1.1. Climate change: Failure is not an option
19 December 2009, Greenpeace
The following is a letter from Kumi Naidoo, Executive Director of Greenpeace International, to our supporters at the conclusion of negotiations by heads of state at the Copenhagen climate summit.
Like tens of millions of people around the world who have been working so long and so hard for a fair, ambitious and legally binding (FAB) treaty to come out of the Copenhagen climate summit, I held on to my hope until the very end. My hope our leaders would stop talking and start acting. That they would agree a treaty to avert the threat of climate catastrophe.
My hope has been dashed. Despite a mandate from citizens around the world, and over 120 world leaders attending the Summit, the bickering continued. Our leaders did not lead, they did not act. The summit has failed to produce anything that could be called a FAB deal.
The city of Copenhagen is a climate crime scene, with the guilty men and women fleeing to the airport in shame. World leaders had a chance to change the world. To seize the day, and put us on a path way to peace and prosperity. To embark on a path of climate justice. In doing so, they could have banished the spectre of catastrophic climate change.
In the end they produced a poor deal full of loopholes big enough to fly Air Force One through.
Trust went missing
A lack of trust between developed and developing countries played a large role in preventing any real progress. Leaders from industrialised countries have had plenty of time to commit to ambitious greenhouse gas emission reductions and to find the billions of dollars needed to help developing countries both adapt to and mitigate climate change.
Developing countries showed a willingness throughout the year to take on their share of the effort. Developed countries failed to move far enough. Bringing up the rear has been the US. It must take the lion’s share of the blame.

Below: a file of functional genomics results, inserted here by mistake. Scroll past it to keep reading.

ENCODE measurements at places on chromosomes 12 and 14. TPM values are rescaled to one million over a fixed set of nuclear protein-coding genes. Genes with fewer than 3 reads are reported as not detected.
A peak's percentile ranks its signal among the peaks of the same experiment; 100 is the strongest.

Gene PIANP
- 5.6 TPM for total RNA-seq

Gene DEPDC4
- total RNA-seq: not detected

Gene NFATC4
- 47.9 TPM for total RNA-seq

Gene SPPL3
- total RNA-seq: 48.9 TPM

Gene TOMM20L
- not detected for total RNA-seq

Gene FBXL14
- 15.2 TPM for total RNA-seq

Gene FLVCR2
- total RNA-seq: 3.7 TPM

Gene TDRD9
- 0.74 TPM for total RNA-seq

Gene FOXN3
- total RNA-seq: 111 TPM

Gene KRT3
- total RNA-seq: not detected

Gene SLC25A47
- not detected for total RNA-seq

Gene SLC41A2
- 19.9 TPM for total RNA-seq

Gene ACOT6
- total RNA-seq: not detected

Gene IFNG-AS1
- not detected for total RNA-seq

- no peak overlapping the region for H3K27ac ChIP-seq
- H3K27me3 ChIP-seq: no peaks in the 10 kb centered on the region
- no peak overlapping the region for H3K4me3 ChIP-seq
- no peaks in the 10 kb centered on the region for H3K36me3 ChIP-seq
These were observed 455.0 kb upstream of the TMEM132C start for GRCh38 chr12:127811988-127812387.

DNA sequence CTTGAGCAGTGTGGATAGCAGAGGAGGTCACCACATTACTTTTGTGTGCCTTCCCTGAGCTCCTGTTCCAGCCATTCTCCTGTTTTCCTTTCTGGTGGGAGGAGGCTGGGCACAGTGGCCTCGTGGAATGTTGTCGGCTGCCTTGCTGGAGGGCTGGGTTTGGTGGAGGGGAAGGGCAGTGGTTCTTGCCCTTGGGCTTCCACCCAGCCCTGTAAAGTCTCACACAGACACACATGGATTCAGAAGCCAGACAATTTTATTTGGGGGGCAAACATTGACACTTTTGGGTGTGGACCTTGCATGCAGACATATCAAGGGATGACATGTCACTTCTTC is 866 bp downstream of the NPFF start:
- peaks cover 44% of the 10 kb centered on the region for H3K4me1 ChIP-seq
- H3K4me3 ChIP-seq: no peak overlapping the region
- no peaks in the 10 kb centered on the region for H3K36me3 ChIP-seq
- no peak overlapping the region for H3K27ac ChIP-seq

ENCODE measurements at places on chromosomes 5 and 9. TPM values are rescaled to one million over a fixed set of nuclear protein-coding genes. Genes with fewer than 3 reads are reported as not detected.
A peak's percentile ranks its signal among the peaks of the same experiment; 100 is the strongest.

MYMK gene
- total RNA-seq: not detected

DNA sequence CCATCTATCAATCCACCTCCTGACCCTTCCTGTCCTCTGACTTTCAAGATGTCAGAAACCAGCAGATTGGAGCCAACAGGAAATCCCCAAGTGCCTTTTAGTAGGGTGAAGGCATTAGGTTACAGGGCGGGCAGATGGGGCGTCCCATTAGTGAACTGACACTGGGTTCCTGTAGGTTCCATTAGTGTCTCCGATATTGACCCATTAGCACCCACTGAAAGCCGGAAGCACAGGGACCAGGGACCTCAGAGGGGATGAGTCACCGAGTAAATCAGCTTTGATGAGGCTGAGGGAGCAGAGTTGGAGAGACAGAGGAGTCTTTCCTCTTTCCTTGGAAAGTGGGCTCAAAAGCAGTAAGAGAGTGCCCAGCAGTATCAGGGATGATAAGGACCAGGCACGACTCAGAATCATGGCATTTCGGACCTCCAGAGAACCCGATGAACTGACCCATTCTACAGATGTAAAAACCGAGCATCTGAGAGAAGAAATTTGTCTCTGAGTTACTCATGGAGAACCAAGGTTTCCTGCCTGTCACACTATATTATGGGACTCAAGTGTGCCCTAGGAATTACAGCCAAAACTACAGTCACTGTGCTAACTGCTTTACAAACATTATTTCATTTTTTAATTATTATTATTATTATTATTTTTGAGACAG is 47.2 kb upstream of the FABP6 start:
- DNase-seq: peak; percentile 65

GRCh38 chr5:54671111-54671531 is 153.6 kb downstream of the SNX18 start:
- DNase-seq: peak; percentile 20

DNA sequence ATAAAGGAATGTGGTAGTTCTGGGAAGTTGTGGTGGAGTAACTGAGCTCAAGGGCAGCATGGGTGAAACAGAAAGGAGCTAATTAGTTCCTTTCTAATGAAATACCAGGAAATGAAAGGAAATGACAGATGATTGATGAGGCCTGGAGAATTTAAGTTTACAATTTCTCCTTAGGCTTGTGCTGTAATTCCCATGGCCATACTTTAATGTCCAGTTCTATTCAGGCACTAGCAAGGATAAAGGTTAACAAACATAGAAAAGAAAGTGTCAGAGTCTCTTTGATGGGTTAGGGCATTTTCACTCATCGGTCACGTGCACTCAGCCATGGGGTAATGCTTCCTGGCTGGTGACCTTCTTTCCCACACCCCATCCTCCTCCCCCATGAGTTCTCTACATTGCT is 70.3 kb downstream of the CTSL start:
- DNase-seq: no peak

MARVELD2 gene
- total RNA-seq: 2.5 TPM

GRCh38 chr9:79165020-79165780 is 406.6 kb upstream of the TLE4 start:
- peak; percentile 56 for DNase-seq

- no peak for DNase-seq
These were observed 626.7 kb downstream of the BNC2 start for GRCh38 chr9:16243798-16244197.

Beating climate change
Climate scientists around the world tell us we have to ensure global emissions peak by 2015 in order to avoid average global temperature rising more than 2 degrees C above pre-industrial levels.
To achieve this, industrialised countries as a group – which have the greatest historic responsibility for the problem – must make the largest emission cuts. They also need to provide at least USD 140 billion a year to help developing countries get onto a clean energy pathway, to protect tropical forests, and to adapt to those climate change impacts that are unfortunately now inevitable.
Any agreement must be enshrined in a legally binding treaty. This is the job the politicians did not do in Copenhagen.
Make them finish what they started
It is now our job – yours and mine – to make sure our ‘leaders’ see sense, get back to work get the job done!
Greenpeace, like many other groups around the world, will continue to peacefully pressure our leaders to do what must be done to save human lives and protect species which cannot speak for themselves.
More and more people are recognising the urgency of climate change. We believe there is an historic inevitability of forcing nations to act. The question is, whether we can force them to take the necessary action soon enough.
The final rub
In a cruel irony I have just learned that the three Greenpeace activists who, posing as world leaders, entered the Danish Palace for the State Dinner on Thursday night to unfurl a banner calling for a real climate deal are to spend the next three weeks in jail.
They will be away from their families over Christmas and the New Year. The real leaders, who attempted to get real action are now in jail, while the alleged ‘leaders’ got clean away, and are fleeing the Copenhagen climate crime scene in private jets and 747s.
1.2. Paralysed EU unable to make a difference in Copenhagen
19 December 2009, Greenpeace